MONTGOMERY, Ala. – With just 27 days left until the CARES Act funding deadline, Alabama still has more than $800 million left to spend. But the Alabama Department of Finance Director, Kelly Butler, said he’s confident the money will be spent.
“At this point, I’d say I’m highly confident that we’ll get substantially all the money spent by the deadline,” he said.
While the word spent is floating around, Butler clarified some of the funds will actually be reimbursement payments.
“Including the money that will be paid to local government entities. We established the local government program reimbursement program on May 28,” he said. “Many local governments waited until August and September to send in their reimbursement requests. So we did have a backlog.”
Madison County was one of the counties caught in the backlog.
However, Butler said Madison County’s reimbursement was processed December 2 and the county will see the money soon.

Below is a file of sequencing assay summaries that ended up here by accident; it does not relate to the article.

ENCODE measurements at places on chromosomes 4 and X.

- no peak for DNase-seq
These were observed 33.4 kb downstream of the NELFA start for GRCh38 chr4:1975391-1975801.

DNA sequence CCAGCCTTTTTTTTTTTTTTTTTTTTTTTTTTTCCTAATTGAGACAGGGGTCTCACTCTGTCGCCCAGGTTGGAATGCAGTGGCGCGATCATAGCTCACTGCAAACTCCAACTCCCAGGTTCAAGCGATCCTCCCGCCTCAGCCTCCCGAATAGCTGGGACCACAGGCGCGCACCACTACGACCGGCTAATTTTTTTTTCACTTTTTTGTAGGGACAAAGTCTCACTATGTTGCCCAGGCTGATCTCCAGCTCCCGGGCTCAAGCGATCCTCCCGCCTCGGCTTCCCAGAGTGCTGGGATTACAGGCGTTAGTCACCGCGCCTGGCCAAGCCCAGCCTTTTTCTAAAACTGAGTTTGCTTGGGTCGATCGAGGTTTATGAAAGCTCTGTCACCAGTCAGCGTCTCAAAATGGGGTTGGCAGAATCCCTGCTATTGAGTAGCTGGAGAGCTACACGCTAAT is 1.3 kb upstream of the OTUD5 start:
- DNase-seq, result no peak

He said all of the counties that request money ahead of the deadline will receive payment, even if the money is processed after the December 30 deadline.
“The Treasury has said that if we have received a reimbursement request. Prior to the deadline, we will have a two to three month period to work out those prior bills,” he said. “As long as they were expenses incurred before December.”
So far the biggest portion of the funds, $300 million was allocated for the Unemployment Trust Fund Transfer program. All of that money has been spent.
However millions of dollars have yet to be.
On two occasions state officials have reassigned unused funding for different categories of need. Butler said he anticipates that happening once more before Decemeber 30.
“Our plans are to, as I’ve said daily evaluate the programs,” he said. “Somewhere around the middle of this month, sort of do a final tally and go back to the legislature and ask for reallocations, so that we can allocate money to things that and programs that might need it.”
As for what the unused money might be used for, Butler said it will likely go towards the unemployment trust fund, healthcare resources, and the state’s new relief grant program.
He anticipates the state can get the CARES Act fund down to about $10 million before December 30.